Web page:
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Natura Pura

On the Recovery of Nature in the Doctrine of Grace

Steven Long

Publication Year: 2010

From speculative theology to the exegesis of Aquinas, to contemporary North American philosophy and Catholic social and ethical thought, to the thought of Benedict XVI, this work argues the crucial importance of the proportionate natural end within the context of grace and supernatural beatitude. Long argues that, in the effort to avoid naturalism, Henri de Lubac unwittingly consummated the loss of nature as a normative principle within theology, both doctrinally and exegetically with respect to the teaching of Aquinas. The author argues that this constitutes an understandable but grave error. De Lubac's view of the matter was adopted and extended by Hans Urs von Balthasar in The Theology of Karl Barth, in which Balthasar argues that Aquinas could not even consider pure nature because it was impossible for him even to make the conceptual distinction implied by this problem,a view contradicted by Aquinas's text. Long argues that in The Theology of Karl Barth, Balthasar's account evacuates nature of its specific ontological density and treats it as mere createdness as such,a kind of dimensionless point terminating the line of grace. Given the loss of natura within theological method, its recovery requires philosophic instrumentalities. In its third chapter this book argues that by reason of its lack of any unified philosophy of nature or metaphysics, the analytic thought so widespread in Anglophone circles is merely a partial metaphilosophy and so cannot replace the role of classical Thomism within theology. The fourth chapter argues against those who construe affirmation of a proportionate natural end as equivalent to social Pelagianism or minimalism in the public square, engaging the work of Jacques Maritain, Jean Porter, and David Schindler, Sr. In an appendix, the author examines the early thought of Cardinal Ratzinger / Pope Benedict XVI, and its development toward the Regensburg Lecture.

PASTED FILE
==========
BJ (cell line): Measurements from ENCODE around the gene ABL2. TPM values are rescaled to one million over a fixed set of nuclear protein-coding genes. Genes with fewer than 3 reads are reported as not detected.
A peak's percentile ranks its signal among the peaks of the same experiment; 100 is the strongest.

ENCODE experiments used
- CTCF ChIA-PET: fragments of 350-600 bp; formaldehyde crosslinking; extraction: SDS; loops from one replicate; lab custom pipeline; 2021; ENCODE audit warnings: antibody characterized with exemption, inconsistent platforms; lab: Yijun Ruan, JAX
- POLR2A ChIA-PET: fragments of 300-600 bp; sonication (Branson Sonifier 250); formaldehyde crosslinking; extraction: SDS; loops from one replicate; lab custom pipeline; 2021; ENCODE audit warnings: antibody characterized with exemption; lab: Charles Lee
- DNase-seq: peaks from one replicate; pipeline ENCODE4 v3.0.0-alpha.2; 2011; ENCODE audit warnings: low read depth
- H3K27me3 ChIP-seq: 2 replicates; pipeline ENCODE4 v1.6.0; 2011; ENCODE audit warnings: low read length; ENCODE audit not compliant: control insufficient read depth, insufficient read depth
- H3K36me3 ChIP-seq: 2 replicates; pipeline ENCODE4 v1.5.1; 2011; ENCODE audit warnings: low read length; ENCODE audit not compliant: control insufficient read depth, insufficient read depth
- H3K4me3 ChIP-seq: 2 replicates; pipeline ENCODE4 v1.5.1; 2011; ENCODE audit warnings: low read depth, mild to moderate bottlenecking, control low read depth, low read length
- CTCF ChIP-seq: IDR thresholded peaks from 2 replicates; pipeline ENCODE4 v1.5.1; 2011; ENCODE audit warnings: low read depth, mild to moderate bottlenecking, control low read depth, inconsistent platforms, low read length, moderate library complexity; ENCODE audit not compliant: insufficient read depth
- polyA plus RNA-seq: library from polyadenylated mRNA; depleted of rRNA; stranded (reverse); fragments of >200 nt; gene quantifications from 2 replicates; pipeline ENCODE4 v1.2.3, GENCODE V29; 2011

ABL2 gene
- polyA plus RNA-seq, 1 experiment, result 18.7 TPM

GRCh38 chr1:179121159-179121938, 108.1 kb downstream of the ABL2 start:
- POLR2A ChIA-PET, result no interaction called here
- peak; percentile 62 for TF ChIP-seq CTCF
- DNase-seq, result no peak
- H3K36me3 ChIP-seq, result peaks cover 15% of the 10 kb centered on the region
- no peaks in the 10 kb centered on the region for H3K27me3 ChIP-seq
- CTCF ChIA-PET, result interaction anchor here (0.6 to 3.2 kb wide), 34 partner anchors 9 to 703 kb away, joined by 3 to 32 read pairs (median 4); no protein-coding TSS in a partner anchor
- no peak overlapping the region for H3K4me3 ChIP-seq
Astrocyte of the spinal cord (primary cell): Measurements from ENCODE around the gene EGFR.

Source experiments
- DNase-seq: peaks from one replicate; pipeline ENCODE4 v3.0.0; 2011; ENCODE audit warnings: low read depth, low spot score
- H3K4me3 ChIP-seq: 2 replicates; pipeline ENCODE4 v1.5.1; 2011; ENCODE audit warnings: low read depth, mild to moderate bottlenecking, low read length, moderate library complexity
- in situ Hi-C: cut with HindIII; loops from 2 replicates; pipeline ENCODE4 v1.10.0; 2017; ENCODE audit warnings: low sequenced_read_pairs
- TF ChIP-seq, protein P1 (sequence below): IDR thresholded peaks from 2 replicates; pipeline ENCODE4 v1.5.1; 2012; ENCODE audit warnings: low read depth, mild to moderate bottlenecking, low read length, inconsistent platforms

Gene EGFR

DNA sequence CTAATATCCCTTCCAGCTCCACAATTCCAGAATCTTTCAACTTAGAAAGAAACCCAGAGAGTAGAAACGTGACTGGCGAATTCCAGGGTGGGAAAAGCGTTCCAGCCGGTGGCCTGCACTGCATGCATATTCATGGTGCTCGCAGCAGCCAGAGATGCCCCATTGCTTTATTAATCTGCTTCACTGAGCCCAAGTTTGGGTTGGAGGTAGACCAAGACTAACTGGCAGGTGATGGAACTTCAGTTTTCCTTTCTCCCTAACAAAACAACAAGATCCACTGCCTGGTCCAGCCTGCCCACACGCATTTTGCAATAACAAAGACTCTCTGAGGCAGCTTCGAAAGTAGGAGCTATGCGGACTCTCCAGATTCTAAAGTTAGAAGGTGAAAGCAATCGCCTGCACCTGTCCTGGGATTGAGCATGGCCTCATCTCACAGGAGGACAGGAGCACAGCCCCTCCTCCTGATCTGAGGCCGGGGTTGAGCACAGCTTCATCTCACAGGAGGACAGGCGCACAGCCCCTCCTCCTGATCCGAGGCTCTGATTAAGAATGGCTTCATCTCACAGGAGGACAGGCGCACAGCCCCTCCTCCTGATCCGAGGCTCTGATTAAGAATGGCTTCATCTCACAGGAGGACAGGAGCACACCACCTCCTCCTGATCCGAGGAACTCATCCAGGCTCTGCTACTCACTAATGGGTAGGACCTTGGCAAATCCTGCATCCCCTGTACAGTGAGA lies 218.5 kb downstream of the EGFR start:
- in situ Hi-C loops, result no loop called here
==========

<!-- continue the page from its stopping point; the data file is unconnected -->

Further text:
Published by: Fordham University Press

Title page, copyright

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pp. i-iv

Contents

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pp. v-vi

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Acknowledgments

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pp. vii-x

First of all, I am profoundly thankful for the constant sympathy and support of my wife, Anna Maria, throughout the writing of this book, as I am for my children’s understanding of the role that writing plays in their father’s life and work....

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Introduction

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pp. 1-9

The following chapters converge on one central point: the crucial need to return to the actual teaching of St. Thomas Aquinas with respect to the distinction within unity of nature and grace.1 Never has the phrase of Jacques Maritain, ‘‘distinguish in order to unite,’’ been...

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1. On the Loss, and the Recovery, of Nature as a the Economic Principle: Reflections on the Nature/Grace Controversy